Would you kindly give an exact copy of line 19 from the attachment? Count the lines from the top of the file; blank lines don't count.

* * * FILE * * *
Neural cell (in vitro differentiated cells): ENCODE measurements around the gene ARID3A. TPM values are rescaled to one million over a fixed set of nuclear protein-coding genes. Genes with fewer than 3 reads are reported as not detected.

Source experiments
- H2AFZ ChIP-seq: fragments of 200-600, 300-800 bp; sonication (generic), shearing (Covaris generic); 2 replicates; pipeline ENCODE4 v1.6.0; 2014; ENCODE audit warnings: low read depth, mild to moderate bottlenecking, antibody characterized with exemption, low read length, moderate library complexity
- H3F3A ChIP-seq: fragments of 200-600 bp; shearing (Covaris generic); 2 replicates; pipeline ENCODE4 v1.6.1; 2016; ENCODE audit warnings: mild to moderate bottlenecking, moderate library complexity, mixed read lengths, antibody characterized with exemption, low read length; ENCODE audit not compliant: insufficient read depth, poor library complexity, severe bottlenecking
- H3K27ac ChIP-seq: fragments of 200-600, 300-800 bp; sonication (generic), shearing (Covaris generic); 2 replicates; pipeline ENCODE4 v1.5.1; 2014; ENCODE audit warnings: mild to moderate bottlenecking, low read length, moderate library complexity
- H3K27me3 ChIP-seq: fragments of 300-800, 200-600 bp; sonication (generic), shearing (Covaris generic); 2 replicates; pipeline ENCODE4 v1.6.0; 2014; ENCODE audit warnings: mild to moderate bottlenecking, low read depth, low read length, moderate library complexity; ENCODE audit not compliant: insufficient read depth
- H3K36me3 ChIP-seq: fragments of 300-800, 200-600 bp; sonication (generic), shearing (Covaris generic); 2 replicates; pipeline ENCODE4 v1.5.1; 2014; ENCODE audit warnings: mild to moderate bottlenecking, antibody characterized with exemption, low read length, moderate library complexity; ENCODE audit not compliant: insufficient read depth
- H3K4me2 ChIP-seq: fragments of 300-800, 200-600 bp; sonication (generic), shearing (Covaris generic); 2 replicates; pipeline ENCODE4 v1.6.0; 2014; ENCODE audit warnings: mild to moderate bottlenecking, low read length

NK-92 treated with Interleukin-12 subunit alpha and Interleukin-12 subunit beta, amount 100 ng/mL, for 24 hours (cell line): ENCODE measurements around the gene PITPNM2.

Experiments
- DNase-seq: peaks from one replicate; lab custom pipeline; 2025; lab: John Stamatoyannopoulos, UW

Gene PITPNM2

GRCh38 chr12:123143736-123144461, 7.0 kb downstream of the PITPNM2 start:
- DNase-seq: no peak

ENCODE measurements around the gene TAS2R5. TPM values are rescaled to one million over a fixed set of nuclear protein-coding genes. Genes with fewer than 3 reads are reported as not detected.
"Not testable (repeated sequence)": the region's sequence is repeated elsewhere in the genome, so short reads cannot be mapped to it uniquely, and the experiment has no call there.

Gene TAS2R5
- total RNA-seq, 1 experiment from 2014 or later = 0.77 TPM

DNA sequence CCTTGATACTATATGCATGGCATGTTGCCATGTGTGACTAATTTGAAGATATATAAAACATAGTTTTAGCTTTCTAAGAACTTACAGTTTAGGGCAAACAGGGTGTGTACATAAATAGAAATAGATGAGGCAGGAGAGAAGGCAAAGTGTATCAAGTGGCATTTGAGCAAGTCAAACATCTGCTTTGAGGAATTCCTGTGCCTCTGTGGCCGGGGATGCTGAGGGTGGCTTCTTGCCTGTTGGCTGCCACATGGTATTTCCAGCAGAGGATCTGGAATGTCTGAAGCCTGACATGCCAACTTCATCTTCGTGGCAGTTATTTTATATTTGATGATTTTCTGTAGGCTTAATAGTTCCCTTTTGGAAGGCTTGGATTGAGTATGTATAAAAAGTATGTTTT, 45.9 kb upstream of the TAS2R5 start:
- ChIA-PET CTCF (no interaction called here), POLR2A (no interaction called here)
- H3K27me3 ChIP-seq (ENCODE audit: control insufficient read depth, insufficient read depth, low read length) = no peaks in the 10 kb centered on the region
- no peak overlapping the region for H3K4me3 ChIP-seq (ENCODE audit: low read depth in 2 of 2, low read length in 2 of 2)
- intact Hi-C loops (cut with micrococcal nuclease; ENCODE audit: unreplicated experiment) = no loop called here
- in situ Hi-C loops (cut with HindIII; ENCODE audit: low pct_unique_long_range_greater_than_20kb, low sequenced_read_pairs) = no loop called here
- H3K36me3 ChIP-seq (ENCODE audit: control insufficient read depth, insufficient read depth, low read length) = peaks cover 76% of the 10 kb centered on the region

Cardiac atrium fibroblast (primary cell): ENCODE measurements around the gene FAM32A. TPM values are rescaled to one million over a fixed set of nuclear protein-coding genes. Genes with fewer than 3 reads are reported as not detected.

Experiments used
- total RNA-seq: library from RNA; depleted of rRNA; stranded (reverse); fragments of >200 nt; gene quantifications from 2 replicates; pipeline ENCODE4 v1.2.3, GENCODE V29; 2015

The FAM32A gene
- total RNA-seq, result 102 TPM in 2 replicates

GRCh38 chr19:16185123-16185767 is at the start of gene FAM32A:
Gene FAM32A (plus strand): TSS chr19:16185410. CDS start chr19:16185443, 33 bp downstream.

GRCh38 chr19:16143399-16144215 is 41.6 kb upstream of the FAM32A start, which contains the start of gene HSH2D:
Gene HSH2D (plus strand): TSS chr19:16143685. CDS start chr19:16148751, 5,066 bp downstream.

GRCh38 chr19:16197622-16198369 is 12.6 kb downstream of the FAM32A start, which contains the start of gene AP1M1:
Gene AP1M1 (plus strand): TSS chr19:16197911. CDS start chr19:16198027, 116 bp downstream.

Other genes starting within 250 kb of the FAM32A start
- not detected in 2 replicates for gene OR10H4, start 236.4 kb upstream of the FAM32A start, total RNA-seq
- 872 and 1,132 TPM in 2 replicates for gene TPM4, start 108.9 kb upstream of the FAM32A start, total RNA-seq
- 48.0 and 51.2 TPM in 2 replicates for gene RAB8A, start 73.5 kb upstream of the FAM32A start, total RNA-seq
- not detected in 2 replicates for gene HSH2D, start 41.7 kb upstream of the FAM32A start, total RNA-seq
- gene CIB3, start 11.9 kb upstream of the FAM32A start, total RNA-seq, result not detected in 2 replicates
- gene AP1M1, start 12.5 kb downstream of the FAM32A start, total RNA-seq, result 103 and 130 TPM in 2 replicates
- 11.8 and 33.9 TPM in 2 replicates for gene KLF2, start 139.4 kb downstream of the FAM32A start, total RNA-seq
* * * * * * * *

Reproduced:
DNA sequence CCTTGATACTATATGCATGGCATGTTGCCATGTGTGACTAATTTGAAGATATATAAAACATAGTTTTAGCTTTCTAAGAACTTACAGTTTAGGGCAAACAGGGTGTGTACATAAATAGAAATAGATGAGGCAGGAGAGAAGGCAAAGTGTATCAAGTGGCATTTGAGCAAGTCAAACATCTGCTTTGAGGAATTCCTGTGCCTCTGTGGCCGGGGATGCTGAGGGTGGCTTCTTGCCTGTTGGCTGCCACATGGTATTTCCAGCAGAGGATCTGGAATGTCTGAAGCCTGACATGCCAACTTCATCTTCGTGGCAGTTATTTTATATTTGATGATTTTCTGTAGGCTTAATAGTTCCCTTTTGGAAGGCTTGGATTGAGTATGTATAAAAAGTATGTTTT, 45.9 kb upstream of the TAS2R5 start: